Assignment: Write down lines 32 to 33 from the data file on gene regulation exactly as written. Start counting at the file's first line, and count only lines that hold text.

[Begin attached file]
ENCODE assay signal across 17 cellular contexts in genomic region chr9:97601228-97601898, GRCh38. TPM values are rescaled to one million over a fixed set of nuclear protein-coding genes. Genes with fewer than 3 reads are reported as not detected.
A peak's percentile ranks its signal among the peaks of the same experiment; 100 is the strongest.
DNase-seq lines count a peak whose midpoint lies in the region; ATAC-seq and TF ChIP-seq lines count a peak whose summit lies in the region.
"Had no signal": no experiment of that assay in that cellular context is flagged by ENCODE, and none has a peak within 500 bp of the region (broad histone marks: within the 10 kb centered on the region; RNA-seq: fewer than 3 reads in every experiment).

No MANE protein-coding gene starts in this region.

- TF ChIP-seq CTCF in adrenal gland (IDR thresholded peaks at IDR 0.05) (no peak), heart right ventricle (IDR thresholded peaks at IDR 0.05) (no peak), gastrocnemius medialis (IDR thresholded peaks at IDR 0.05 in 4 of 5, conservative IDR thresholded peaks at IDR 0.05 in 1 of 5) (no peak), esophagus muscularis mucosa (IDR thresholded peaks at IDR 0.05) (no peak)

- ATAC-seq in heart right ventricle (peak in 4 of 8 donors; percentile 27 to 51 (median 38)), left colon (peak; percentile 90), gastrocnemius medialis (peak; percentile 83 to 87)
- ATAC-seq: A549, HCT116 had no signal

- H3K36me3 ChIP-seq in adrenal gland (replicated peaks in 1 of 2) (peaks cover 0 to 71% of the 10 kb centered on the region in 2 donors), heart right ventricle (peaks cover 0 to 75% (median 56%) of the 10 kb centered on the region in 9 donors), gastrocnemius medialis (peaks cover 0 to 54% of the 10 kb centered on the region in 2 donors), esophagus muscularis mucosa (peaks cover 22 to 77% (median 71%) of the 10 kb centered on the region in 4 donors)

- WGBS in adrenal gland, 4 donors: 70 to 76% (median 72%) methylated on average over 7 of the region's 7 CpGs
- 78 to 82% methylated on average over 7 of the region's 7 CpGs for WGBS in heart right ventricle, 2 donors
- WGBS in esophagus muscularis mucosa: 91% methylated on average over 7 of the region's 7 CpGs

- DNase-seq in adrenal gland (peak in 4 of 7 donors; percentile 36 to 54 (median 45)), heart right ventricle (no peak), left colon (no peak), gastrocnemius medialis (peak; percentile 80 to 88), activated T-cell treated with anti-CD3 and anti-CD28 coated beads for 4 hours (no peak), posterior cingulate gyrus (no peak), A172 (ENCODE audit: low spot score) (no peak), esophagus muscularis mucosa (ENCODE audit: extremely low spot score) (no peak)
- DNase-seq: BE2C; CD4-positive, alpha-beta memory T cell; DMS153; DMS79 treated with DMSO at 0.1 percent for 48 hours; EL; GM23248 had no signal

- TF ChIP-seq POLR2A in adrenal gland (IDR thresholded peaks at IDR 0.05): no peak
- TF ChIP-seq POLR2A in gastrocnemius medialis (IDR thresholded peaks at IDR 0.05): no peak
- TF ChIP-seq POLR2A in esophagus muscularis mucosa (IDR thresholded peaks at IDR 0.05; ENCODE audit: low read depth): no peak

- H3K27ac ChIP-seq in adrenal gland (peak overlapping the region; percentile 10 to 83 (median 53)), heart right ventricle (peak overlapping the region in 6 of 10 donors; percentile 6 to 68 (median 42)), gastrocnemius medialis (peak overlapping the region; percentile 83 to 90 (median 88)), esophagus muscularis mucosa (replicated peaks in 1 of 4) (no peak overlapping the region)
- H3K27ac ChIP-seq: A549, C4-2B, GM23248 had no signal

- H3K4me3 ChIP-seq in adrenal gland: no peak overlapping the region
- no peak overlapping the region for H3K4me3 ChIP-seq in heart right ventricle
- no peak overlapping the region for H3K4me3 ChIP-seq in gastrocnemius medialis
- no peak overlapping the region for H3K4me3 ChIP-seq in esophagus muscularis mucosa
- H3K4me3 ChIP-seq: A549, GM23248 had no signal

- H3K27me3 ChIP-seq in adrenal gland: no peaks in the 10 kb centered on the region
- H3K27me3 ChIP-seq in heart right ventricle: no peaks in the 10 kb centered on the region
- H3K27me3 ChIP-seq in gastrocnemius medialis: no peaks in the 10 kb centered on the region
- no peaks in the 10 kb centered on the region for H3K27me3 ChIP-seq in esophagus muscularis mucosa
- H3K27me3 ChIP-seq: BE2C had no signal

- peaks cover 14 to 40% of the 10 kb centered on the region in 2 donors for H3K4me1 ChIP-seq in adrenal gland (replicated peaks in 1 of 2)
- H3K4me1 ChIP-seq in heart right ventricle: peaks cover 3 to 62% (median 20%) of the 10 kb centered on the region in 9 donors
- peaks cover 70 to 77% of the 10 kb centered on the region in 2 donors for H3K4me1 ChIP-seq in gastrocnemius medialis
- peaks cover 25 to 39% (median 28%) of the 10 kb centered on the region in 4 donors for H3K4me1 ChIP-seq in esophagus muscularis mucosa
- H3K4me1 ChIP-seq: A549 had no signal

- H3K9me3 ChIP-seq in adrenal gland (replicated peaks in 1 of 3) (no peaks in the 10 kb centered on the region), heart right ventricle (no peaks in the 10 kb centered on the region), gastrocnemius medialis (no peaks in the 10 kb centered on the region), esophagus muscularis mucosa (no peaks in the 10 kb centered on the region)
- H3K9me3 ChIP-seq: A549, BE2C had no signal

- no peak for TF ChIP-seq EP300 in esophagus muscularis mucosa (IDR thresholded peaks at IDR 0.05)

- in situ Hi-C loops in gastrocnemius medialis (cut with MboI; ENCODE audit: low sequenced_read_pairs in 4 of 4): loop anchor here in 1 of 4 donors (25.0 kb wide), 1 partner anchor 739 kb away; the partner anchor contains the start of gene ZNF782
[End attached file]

- peaks cover 70 to 77% of the 10 kb centered on the region in 2 donors for H3K4me1 ChIP-seq in gastrocnemius medialis
- peaks cover 25 to 39% (median 28%) of the 10 kb centered on the region in 4 donors for H3K4me1 ChIP-seq in esophagus muscularis mucosa